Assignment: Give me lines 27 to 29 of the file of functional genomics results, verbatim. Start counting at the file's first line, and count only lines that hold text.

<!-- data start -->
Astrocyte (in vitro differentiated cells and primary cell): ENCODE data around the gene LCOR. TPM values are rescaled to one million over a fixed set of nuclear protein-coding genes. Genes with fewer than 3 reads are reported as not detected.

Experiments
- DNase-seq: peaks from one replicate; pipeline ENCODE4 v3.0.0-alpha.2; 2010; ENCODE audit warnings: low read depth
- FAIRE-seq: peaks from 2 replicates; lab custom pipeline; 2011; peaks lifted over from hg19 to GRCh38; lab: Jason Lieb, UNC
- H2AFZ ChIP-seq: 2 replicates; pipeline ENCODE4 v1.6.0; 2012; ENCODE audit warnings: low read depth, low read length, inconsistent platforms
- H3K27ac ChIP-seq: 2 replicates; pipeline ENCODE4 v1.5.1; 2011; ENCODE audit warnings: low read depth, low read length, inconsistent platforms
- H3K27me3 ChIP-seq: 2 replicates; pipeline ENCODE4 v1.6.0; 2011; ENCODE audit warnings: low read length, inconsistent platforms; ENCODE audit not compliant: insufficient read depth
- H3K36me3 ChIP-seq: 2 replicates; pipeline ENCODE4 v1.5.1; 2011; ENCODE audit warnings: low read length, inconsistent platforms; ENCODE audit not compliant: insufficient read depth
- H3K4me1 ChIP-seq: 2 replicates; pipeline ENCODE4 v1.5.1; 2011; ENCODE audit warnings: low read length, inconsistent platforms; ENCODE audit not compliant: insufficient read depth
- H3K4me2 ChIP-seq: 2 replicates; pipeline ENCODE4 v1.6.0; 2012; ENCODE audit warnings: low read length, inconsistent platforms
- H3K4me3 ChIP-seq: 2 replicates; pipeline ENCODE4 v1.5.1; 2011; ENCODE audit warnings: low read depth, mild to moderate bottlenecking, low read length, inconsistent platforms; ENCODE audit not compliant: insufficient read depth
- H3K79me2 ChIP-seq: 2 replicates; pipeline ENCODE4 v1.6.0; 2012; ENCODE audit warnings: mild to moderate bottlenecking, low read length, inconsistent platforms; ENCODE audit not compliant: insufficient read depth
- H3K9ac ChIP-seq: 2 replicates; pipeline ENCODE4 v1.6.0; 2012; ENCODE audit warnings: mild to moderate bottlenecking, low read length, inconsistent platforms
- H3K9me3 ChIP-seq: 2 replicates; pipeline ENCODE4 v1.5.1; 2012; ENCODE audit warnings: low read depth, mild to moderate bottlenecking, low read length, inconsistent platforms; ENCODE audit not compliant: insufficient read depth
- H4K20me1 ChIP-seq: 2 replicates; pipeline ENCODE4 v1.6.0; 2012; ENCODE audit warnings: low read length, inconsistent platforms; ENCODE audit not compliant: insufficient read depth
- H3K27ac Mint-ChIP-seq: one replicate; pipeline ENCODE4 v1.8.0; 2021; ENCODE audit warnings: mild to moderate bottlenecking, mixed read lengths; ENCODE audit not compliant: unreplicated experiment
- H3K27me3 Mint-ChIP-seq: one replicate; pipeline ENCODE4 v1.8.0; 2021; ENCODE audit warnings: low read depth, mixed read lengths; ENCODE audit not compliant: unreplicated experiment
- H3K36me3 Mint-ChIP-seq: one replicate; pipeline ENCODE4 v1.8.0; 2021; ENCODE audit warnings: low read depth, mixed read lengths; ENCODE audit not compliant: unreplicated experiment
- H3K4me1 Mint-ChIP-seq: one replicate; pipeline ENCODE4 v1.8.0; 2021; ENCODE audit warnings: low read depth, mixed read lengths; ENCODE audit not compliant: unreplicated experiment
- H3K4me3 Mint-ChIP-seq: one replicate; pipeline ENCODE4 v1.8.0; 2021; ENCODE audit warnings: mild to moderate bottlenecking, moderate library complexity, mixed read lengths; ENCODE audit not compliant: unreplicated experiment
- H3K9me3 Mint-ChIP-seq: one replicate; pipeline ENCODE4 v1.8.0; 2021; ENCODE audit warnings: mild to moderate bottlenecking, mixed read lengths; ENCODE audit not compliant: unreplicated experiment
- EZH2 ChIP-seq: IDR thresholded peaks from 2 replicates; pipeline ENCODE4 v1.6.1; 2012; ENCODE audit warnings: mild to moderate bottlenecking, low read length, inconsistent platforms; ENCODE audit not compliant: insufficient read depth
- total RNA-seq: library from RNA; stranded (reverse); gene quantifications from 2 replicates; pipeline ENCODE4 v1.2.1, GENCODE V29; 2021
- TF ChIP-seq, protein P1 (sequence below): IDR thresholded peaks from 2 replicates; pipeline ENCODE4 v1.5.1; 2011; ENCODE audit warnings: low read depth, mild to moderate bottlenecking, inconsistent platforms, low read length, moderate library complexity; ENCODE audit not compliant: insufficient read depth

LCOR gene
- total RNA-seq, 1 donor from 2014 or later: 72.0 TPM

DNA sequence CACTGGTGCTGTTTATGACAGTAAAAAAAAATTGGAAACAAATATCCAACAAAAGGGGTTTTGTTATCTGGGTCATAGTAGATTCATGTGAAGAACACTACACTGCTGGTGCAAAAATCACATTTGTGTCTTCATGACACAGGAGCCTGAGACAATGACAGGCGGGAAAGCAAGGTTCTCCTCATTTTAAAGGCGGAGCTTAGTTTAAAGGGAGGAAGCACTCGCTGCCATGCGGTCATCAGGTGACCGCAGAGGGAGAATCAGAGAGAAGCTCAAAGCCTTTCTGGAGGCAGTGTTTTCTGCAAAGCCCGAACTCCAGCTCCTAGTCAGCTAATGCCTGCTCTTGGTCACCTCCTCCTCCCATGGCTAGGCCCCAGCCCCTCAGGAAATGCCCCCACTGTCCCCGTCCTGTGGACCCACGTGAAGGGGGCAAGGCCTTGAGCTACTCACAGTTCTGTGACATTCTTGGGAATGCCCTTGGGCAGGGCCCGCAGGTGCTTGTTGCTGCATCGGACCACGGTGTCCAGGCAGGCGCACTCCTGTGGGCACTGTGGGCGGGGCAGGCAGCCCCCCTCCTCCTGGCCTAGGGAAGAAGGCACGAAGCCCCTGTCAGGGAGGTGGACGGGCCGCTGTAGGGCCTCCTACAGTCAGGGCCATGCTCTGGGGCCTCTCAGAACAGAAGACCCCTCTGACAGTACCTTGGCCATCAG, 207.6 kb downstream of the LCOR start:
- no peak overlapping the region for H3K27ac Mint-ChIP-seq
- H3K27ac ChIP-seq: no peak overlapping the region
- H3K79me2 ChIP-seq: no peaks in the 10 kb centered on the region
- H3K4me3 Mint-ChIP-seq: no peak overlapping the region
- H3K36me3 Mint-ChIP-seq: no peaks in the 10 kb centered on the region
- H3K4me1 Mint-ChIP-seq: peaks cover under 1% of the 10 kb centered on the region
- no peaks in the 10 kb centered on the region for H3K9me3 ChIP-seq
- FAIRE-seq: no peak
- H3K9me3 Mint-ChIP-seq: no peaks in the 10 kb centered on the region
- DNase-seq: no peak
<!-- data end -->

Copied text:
DNA sequence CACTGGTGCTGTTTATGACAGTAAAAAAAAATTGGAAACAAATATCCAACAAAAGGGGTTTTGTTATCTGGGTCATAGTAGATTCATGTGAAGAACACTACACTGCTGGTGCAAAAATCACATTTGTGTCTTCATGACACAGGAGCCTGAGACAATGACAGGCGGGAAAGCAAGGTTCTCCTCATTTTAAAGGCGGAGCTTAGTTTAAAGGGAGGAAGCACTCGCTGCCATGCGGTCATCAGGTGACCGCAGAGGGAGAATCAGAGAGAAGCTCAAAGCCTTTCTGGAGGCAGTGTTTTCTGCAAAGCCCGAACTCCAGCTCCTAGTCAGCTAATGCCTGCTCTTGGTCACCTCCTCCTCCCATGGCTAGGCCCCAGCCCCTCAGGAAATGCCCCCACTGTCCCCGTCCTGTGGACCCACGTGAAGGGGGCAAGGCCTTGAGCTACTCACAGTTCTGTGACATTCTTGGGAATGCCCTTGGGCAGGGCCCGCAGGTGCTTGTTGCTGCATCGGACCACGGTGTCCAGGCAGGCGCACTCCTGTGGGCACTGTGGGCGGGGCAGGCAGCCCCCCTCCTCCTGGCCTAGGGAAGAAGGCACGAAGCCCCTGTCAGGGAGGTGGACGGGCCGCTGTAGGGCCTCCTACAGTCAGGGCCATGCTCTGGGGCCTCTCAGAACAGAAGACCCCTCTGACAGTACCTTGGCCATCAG, 207.6 kb downstream of the LCOR start:
- no peak overlapping the region for H3K27ac Mint-ChIP-seq
- H3K27ac ChIP-seq: no peak overlapping the region